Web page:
- What is Placenta Accreta?
- Risk Factors
- Clinical Examination
- How is it Diagnosed
What is Placenta Accreta?
Placenta accreta is a potentially life threatening obstetric condition in which the placenta is abnormally attached to the uterus. This can lead to massive blood loss during or following delivery. This is thought to result from a defect in the layer of tissue that would normally separate the placenta from the uterus (deciduas basalis). As a result, projections of the placenta (chorionic villi) are able to invade the uterus to varying degrees.
While placenta accreta is often used as a general term to describe this condition, more specifically it refers to the presence of chorionic villi on the inner (myometrial) surface of the uterus. Where the chorionic villi invade the deeper muscular layer (the myometrium), this is termed placenta increta. Where infiltration occurs through the myometrium with or without infiltration of adjacent structures including the bladder this is termed placenta percreta.
Although the condition was quite rare 30 years ago, the incidence of placenta accreta has been steadily increasing, mirroring increased rates of caesarean section delivery, which is one of the principle risk factors for placenta accreta.
Currently, placenta accreta occurs in approximately 1 in 2,500 deliveries.
Placenta accreta most commonly occurs in the setting of placenta praevia with previous uterine surgery including caesarean section. In women with a previous caesarean section and current placenta praevia, the risk of placenta accreta is 25%. For women with two or more previous caesarean sections, this risk rises to 40%.
Other predisposing factors have been identified including:
- Advanced maternal age
- Increased parity (number of pregnancies beyond 20 weeks gestation)
- Unexplained elevated maternal serum alpha-fetoprotein
- Uterine myomas
- Asherman’s syndrome
During the pregnancy, the placental tissue can invade the different layers of the uterus to varying degrees. The main concern is that following delivery of the baby the placenta will fail to separate from the uterus with the potential for massive, life threatening blood loss.
Placenta accreta has the potential to cause massive, life threatening blood loss. It is for this reason that hysterectomy is the treatment of choice. Other treatment options, discussed in more detail below, include forced manual removal of the placenta but this is almost universally discouraged due to the potential for massive blood loss. The other treatment option involves taking a conservative approach whereby the placenta is left in position for variable lengths of time following delivery to allow it to resorb naturally. The latter has the benefit of preserving the woman’s fertility, but there still remains the possibility of massive blood loss and it also introduces the possibility of severe infection.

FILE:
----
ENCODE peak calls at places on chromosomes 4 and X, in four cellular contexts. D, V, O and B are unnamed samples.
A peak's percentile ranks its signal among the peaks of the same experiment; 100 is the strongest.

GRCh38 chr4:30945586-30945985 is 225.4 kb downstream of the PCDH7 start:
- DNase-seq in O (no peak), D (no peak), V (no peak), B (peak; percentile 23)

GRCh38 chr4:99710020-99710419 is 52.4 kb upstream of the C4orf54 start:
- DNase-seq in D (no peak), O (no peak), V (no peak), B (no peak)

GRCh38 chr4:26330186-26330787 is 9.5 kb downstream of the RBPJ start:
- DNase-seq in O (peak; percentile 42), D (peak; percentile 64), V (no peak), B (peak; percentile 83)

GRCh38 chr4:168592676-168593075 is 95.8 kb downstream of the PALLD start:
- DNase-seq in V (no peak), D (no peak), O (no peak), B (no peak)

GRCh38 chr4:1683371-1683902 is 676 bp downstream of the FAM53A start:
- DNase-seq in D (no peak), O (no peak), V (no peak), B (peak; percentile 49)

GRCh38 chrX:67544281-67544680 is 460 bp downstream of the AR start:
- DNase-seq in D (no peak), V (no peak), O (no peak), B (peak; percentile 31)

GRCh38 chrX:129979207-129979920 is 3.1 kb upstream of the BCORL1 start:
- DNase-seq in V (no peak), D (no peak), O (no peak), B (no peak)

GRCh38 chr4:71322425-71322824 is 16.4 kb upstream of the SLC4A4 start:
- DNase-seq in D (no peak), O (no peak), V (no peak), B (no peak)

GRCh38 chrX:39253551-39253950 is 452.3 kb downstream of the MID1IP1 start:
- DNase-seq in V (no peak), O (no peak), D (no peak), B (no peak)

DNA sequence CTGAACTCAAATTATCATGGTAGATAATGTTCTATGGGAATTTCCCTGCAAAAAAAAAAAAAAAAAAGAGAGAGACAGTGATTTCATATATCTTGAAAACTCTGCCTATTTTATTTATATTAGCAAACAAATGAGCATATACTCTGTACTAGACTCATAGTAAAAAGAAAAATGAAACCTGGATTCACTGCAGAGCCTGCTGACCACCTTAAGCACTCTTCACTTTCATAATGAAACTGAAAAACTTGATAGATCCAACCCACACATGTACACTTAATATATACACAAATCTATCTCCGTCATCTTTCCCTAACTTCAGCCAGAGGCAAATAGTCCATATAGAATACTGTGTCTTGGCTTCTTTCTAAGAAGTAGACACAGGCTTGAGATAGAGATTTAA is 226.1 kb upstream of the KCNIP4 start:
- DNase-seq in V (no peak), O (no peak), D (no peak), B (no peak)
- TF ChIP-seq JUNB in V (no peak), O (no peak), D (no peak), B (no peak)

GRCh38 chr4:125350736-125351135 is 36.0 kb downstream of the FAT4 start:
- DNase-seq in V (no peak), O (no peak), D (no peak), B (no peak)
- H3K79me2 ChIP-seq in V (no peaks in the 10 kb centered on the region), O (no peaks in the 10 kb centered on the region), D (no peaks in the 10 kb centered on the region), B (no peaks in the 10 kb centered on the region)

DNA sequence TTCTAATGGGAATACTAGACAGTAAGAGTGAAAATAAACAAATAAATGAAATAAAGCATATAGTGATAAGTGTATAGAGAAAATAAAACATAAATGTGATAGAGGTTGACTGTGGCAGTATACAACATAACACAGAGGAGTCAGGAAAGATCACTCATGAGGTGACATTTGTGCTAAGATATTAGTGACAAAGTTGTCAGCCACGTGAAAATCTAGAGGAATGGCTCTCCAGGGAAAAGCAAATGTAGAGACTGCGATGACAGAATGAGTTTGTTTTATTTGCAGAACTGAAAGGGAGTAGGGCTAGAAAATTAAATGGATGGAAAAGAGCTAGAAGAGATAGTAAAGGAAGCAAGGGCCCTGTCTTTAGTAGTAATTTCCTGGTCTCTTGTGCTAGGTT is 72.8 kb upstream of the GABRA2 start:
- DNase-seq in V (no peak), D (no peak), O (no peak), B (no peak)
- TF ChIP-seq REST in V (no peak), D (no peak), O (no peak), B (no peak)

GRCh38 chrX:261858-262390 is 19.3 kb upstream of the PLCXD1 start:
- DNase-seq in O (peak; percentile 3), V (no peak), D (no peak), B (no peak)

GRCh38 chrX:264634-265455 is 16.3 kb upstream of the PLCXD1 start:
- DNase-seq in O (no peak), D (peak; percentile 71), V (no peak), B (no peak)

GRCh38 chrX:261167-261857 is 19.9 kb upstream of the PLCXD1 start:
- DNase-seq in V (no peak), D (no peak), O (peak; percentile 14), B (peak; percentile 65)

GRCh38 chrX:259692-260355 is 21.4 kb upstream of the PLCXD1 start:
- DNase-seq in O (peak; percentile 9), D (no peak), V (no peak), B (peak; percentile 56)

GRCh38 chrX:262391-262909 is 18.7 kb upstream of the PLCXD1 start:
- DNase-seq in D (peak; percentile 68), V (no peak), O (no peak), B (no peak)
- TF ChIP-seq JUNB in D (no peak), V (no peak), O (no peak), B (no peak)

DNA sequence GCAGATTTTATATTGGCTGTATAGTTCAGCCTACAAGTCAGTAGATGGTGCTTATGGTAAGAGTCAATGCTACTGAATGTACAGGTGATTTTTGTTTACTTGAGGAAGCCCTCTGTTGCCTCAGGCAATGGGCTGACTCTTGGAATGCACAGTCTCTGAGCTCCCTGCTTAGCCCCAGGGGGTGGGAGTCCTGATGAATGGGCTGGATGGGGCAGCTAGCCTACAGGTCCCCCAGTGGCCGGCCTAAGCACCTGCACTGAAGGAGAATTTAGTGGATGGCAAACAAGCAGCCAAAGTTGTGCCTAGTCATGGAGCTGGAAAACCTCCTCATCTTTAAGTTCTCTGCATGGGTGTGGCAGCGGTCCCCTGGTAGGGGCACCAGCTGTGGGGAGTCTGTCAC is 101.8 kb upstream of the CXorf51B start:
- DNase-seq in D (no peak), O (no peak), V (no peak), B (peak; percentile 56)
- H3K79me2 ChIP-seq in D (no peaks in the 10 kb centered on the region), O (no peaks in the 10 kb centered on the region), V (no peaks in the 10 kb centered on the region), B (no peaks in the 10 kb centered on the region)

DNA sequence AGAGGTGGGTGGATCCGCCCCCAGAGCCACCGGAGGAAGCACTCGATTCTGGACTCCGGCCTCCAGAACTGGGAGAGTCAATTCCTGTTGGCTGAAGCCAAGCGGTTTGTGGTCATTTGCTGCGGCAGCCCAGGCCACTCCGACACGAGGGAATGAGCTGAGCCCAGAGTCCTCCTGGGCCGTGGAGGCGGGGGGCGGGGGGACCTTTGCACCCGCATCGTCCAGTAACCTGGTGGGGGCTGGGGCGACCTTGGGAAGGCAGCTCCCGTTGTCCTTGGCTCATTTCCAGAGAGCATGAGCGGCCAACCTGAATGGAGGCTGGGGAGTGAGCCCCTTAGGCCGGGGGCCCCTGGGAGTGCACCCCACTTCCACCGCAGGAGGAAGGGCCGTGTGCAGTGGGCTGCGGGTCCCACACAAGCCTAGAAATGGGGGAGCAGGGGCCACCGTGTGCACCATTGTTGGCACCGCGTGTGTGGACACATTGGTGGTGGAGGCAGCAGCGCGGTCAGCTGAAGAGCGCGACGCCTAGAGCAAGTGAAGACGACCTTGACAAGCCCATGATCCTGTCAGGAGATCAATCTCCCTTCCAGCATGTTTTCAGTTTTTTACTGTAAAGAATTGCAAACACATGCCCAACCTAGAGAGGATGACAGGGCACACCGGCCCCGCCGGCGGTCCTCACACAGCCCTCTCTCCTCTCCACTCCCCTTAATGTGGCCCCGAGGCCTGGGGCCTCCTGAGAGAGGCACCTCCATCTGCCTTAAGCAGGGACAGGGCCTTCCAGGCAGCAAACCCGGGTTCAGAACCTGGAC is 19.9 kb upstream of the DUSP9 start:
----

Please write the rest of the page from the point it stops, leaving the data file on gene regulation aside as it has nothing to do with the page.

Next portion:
There is very little for a doctor to find on clinical examination of a woman with placenta accreta.
Instead the doctor will be interested in your previous obstetric history including details about previous caesarean sections/uterine surgery and the location of the placenta in the current pregnancy if known. This information is especially important given that placenta accreta most frequently occurs in women with a current placenta praevia and a history of uterine surgery.
How is it Diagnosed
Ultrasound is the most commonly used imaging method for the early diagnosis of placenta accreta. The most common feature on ultrasound that would suggest placenta accreta is a “moth-eaten” or “swiss cheese” appearance to the placenta. Ultrasound can be used from 15 weeks gestation, although it is more sensitive at gestations of 20 weeks or more.
Magnetic resonance imaging
MRI can be used to diagnose placenta accreta. However, in certain cases where the placenta accreta is located posteriorly (towards the back), it is often no better than ultrasound. Furthermore, MRI is costly and not readily accessible.
Maternal serum alpha fetoprotein
Placenta accreta should also be suspected in pregnant women with elevated maternal serum alpha-fetoprotein (MSAFP) levels, with no other obvious cause. This is a protein found in the blood, at highest concentrations in the foetus. The defect in the layer normally separating the placenta and uterus allows leakage of foetal alpha-fetoprotein into the mother’s circulation. Up to 45% of women with placenta accreta have elevated MSAFP levels in the absence of an obvious cause.